• Light salts or salt substitutes can be a good option if you want the taste of salt without all of the risks. Potassium chloride can be used as a substitute for salt. This does not contain any sodium but has a flavor much like salt. This is not a good choice if you have problems with your kidneys or your heart. Many people use this is on baked potatoes.
  • Herbs and spices can be used to add flavor to certain dishes. You will want to stick with herbs that are free of sodium such as dried or fresh herbs. Thyme and parsley are good for poultry and chives and tarragon are the best choices for seafood.
  • Juices and vinegars can also replace the flavor of salt to your food without adding the sodium and the heart risks. Wines can also be a good choice. Orange, lemon, and lime juice can add flavor and also create a healthier dish.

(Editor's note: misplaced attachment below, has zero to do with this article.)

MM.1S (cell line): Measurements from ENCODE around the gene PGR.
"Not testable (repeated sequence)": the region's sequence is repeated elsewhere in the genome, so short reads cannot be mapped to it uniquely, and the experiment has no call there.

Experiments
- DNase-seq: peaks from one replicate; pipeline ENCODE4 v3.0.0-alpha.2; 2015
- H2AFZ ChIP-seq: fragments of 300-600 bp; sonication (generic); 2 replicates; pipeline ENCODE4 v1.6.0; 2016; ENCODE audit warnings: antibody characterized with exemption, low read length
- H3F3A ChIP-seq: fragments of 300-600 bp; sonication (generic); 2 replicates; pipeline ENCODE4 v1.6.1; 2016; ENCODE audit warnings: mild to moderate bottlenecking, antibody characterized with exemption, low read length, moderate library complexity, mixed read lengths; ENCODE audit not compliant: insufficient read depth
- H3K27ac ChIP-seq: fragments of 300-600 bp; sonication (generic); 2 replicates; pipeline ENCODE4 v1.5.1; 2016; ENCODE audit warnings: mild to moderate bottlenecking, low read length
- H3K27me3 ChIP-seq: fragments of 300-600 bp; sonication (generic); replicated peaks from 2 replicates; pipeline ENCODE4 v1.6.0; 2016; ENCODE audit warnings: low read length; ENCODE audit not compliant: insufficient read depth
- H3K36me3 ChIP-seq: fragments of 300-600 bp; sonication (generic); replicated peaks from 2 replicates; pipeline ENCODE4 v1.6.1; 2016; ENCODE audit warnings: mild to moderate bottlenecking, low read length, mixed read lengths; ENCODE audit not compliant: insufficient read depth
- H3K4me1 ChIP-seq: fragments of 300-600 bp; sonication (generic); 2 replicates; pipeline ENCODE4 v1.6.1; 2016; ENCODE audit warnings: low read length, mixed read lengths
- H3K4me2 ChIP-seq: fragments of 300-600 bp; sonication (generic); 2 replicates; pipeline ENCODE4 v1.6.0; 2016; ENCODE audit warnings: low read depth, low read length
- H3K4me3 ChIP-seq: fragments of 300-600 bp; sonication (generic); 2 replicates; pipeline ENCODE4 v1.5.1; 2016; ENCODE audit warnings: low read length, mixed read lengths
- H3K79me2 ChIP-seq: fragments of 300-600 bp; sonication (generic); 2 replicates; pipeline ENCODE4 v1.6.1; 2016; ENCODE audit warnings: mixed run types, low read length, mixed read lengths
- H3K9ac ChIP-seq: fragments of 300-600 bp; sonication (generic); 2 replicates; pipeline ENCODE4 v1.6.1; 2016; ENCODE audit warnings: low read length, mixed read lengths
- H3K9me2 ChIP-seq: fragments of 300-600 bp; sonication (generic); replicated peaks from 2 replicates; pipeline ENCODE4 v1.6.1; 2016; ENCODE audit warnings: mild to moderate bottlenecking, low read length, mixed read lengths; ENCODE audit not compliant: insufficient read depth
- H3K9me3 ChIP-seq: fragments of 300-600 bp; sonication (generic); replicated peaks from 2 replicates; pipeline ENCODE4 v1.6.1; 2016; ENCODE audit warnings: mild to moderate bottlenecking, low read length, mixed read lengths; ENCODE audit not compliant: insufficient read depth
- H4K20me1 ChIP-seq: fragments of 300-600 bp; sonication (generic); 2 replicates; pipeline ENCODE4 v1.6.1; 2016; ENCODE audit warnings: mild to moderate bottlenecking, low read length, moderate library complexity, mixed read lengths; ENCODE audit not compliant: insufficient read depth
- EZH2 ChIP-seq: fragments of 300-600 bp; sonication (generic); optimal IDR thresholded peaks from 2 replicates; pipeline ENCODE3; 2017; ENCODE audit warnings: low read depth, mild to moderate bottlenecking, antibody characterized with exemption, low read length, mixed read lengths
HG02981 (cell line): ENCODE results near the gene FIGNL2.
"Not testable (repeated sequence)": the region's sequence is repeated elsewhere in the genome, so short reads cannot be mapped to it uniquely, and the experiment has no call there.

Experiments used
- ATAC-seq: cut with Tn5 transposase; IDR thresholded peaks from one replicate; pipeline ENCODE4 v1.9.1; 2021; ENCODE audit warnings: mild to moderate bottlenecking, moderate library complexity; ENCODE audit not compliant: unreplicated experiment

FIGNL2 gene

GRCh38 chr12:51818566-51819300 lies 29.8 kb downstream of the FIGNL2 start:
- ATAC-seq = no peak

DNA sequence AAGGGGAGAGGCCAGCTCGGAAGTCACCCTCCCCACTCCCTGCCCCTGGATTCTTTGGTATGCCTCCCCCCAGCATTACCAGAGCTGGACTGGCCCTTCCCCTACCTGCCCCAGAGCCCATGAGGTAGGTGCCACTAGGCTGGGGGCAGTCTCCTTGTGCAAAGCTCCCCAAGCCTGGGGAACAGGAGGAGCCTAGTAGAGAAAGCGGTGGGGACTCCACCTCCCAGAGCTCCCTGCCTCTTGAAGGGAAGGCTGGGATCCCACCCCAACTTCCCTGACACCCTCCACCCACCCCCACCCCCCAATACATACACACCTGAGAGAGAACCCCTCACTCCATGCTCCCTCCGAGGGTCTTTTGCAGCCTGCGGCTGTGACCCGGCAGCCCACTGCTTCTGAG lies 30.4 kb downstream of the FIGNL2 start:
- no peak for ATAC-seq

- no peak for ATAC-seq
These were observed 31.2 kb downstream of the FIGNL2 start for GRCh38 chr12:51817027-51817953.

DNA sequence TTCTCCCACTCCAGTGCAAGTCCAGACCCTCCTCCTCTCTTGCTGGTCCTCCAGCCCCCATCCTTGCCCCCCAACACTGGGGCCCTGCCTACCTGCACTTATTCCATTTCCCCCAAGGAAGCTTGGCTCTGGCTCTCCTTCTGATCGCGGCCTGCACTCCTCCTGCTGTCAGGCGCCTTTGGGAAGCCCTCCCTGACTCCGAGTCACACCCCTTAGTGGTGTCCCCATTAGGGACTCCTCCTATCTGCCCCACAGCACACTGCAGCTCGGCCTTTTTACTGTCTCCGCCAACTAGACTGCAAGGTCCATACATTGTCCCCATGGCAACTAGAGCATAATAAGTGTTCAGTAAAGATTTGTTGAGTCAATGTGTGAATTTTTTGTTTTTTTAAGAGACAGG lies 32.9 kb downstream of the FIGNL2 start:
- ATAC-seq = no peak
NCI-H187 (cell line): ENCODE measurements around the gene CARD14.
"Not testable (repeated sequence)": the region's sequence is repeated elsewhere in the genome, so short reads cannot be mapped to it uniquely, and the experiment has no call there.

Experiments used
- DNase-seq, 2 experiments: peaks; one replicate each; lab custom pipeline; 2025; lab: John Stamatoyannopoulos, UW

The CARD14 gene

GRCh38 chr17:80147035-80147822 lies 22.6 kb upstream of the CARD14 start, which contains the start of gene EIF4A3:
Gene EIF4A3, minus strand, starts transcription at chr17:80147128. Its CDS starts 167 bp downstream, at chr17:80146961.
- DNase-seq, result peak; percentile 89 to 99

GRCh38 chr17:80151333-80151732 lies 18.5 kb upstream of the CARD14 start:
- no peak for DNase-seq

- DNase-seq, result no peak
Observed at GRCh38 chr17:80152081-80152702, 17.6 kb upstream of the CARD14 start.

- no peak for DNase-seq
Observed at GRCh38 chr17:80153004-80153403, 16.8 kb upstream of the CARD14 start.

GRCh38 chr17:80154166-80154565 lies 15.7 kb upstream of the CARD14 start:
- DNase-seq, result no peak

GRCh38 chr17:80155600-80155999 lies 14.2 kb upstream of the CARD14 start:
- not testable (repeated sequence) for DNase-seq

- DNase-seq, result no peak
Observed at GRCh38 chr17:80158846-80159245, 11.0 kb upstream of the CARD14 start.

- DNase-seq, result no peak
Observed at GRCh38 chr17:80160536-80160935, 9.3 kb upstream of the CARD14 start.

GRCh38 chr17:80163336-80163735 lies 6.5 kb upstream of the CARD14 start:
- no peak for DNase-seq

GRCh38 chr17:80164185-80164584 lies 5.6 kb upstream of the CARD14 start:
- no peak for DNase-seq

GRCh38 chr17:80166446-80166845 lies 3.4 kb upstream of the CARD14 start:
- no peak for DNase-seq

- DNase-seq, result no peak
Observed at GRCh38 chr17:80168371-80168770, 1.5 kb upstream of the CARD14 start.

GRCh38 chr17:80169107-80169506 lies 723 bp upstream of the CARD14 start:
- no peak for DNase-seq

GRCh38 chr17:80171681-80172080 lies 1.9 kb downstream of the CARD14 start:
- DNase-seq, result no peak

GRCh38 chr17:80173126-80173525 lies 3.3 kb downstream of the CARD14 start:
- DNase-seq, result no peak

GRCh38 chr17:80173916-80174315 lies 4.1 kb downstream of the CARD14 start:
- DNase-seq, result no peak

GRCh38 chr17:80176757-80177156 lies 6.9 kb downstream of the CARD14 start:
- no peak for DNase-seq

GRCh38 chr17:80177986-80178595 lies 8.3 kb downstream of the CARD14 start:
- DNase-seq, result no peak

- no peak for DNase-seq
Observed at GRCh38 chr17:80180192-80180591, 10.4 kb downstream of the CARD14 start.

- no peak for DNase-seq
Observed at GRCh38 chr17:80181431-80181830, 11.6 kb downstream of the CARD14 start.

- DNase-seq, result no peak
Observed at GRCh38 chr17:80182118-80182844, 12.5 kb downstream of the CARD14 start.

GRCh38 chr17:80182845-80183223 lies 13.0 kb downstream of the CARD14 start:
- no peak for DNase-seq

• Red wine and champagne can be used in meals. Herb-infused juices and extracts such as vanilla and almond can replace salt as an ingredient.

Creating your own blend of herbs and spices to add to your food is also an option if you have previous cooking experience.

Making Meals without Sugar

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Sugar has been linked to heart disease and diabetes. There is absolutely nothing good about it. It contains no essential fats, proteins, or vitamins. If you enjoy the taste of sugar, then it is best to find a substitute that best suits your recipe. Adding sugar to your food cannot benefit you or your health. Here are some options for sugar substitution.